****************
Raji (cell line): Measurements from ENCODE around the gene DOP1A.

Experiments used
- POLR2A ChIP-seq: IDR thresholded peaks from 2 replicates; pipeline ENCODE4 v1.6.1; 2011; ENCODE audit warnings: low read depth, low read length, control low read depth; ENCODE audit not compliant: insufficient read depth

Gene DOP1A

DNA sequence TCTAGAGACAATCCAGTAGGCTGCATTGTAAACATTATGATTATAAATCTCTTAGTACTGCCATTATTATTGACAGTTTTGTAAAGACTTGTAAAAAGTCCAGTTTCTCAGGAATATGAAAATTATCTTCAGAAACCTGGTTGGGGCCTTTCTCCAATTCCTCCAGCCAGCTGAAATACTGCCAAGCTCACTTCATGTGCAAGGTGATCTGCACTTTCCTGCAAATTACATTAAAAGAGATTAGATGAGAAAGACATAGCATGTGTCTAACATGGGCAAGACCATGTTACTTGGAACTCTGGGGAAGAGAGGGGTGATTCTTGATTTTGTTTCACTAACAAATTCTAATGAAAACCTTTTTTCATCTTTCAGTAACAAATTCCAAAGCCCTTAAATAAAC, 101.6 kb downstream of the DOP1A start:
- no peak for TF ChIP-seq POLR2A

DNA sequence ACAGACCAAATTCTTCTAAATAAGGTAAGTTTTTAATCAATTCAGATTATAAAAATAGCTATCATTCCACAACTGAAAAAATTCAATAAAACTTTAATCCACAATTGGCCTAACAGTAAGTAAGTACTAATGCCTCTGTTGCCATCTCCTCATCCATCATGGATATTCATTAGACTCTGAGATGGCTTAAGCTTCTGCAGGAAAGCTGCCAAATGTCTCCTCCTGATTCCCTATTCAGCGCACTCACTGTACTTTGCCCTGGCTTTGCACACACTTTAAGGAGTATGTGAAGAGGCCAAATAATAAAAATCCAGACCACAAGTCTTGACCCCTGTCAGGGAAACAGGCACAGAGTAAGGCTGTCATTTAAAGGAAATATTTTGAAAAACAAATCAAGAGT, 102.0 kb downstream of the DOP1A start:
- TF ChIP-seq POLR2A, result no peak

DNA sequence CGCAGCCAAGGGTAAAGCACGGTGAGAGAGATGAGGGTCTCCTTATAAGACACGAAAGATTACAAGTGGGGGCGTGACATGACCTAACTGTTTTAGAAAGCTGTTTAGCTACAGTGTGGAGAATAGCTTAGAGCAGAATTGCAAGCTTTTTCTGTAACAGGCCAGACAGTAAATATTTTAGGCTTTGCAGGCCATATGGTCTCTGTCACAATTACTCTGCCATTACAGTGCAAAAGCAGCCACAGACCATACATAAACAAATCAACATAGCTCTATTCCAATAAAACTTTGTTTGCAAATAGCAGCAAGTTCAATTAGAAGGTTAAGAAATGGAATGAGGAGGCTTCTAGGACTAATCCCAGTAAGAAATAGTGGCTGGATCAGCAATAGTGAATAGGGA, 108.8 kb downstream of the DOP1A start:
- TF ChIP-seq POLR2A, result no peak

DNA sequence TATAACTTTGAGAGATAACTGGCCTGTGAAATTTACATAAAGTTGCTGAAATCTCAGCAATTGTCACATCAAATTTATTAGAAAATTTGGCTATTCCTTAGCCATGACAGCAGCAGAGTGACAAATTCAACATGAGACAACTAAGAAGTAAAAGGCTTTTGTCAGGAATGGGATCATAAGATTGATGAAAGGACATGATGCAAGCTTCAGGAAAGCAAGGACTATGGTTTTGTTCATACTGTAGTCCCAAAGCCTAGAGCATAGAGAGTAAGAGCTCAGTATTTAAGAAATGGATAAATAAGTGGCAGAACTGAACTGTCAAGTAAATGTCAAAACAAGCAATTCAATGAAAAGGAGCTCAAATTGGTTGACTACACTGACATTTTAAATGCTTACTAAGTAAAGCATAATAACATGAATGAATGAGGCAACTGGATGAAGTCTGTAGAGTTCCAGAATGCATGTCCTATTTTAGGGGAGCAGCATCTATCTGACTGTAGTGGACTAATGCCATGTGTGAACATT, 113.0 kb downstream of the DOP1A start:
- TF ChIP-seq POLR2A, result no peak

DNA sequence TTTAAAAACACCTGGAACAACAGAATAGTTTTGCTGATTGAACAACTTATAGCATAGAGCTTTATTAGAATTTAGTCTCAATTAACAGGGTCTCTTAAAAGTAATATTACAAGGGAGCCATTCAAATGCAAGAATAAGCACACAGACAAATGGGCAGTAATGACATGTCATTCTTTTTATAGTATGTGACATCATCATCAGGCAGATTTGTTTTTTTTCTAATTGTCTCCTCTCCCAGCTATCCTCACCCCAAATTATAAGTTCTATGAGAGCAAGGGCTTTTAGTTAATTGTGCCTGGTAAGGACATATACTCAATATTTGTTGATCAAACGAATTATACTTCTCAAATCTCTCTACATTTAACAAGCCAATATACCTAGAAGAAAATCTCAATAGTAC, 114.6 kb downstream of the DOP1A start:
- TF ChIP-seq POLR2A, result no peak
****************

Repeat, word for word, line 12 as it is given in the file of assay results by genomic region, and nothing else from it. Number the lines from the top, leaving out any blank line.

- TF ChIP-seq POLR2A, result no peak